Summary: Worship does not end with the church service.
Worship Beyond Sunday
George Barna is a popular name in the Christian community. Barna has become well known because of his polling of Christians and non-Christians on religious issues. In a recent research study on worship, Barna found some disturbing facts. Among regular church going adults, one third have said that they have never experienced God’s presence. One half of all regular church members claimed that they have not experienced God in a worship service in the past year.
When I saw the results of this study, a number of things came to my mind. Firstly, I thought that the church is dropping the ball when it comes to leading people into worship if half of its members are not experiencing God in worship. Then, I got to wonder if the church was solely at fault. It wasn’t long until I came upon our Scripture for this morning. Turn with me to Hebrews 13:15-17.
Through Jesus, therefore, let us continually offer to God a sacrifice of praise – the fruit of lips that confess His Name. And do not forget to do good and to share with others, for with such sacrifices God is pleased. Obey your leaders and submit to their authority. They keep watch over you as men who must give an account. Obey them so that your work will be a joy, not a burden, for that would be of no advantage to you.
As I read this passage, one phrase stuck out. We are commanded of God to continually offer to God a sacrifice of praise. To continually praise is to do it more than just in a church service on Sunday morning for an hour. Continually is 24 hours a day for all seven days of the week. We as Christians have a duty to worship God at all times. When we get lax on this, our worship on Sunday will suffer because our worship for an hour on Sunday is a reflection of our worship during the other 167 hours of the week.
All of us know that we should be reading our Bible, privately worshipping and praying through the week. If all of us would make the commitment to do this for even an hour each week, we would see dramatic improvement in our worship times each week. Even with this improvement, we still have 23 hours left to worship to make it continual, so how do we worship with the rest of the time we have in the day? From this passage, I think we can glean four praise actions that can fill our days with worship to God. These praise actions will help us to take our worship beyond Sunday. Let’s ask the Lord to bless our time.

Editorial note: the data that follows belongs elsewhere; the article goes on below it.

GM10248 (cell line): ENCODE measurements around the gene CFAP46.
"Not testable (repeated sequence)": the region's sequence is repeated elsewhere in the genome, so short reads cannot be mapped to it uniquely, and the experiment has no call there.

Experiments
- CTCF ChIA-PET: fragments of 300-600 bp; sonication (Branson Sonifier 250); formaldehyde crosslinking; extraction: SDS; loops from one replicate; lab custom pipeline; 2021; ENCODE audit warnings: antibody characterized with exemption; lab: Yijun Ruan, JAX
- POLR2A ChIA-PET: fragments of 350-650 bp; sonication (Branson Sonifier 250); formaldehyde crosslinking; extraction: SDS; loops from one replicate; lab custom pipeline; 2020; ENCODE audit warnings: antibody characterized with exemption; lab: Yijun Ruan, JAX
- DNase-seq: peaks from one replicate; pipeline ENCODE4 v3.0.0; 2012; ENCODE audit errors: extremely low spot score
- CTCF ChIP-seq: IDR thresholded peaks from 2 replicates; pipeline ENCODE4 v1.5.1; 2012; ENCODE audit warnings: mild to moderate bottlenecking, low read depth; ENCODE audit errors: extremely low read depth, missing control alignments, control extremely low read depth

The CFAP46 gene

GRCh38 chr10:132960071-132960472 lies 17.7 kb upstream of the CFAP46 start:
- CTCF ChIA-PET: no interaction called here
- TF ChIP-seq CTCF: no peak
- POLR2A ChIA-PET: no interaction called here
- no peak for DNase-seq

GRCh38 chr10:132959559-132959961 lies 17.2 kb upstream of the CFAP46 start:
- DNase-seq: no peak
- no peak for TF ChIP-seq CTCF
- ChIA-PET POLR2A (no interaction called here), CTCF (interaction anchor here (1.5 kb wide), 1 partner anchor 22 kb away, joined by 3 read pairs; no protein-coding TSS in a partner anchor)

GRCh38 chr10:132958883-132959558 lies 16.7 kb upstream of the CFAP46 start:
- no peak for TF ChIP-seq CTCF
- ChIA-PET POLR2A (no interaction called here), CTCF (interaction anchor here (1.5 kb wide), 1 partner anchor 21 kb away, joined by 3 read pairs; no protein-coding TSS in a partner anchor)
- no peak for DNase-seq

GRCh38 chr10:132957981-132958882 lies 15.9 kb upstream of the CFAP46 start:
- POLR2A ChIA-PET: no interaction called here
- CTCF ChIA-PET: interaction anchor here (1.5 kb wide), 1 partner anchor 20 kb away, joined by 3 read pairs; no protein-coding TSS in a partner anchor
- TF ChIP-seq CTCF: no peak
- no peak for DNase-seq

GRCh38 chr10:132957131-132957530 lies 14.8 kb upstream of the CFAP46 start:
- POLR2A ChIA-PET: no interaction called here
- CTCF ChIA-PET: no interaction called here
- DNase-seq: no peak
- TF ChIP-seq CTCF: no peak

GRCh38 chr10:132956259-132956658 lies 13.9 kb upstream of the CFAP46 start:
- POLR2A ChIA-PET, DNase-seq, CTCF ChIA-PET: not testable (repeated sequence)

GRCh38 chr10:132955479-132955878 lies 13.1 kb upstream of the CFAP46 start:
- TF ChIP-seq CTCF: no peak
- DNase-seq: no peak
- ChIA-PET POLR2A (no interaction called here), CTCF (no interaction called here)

Praise Action #1: Confess the Name of Jesus
An old deacon was leading in prayer using one of his stereotypical phrases, which was, “Oh Lord, touch the unsaved with Thy finger.”
As he intoned this phrase in this particular prayer, he stopped short.
Other members came to his side and asked if he were ill. “No,” he replied, “but something seemed to say to me, “Thou art the finger.” The man is right. We are the finger of God that is responsible for touching the unsaved, and we cannot touch them if we never proclaim the Name of Jesus.
This morning I want you to think about something you love. If you love something, it is normally evident in your conversation. You talk about the person or thing that you love even when the conversation does not really involve that thing or person. I had a friend in college that I loved to go fishing with. No matter what we talked about, the conversation would eventually turn to fishing. We both loved the activity, so when we talked, it naturally would come up because it was at the front of our thoughts.
After we are saved, we make the commitment to make God the number one love of our lives. If that is truly the case, shouldn’t He naturally pop up in just about ever conversation we have? Shouldn’t his faithfulness and kindness be passed on through our words? Won’t our words reflect our thankfulness and love towards what He has done for us? We should naturally come to the topic of God in most of our conversations.
When people think about proclaiming and confessing the Name of Jesus, they usually think of two things. First of all, they are afraid to seem pushy or overly religious, so they put off all talk about God unless they are in a church setting. They don’t want people putting them in the box labeling “religious fanatic”. Secondly, they point to the fact that God knows their hearts and how they feel towards Him, so they don’t have to use words. Although this is true, He still requires us to confess His Name.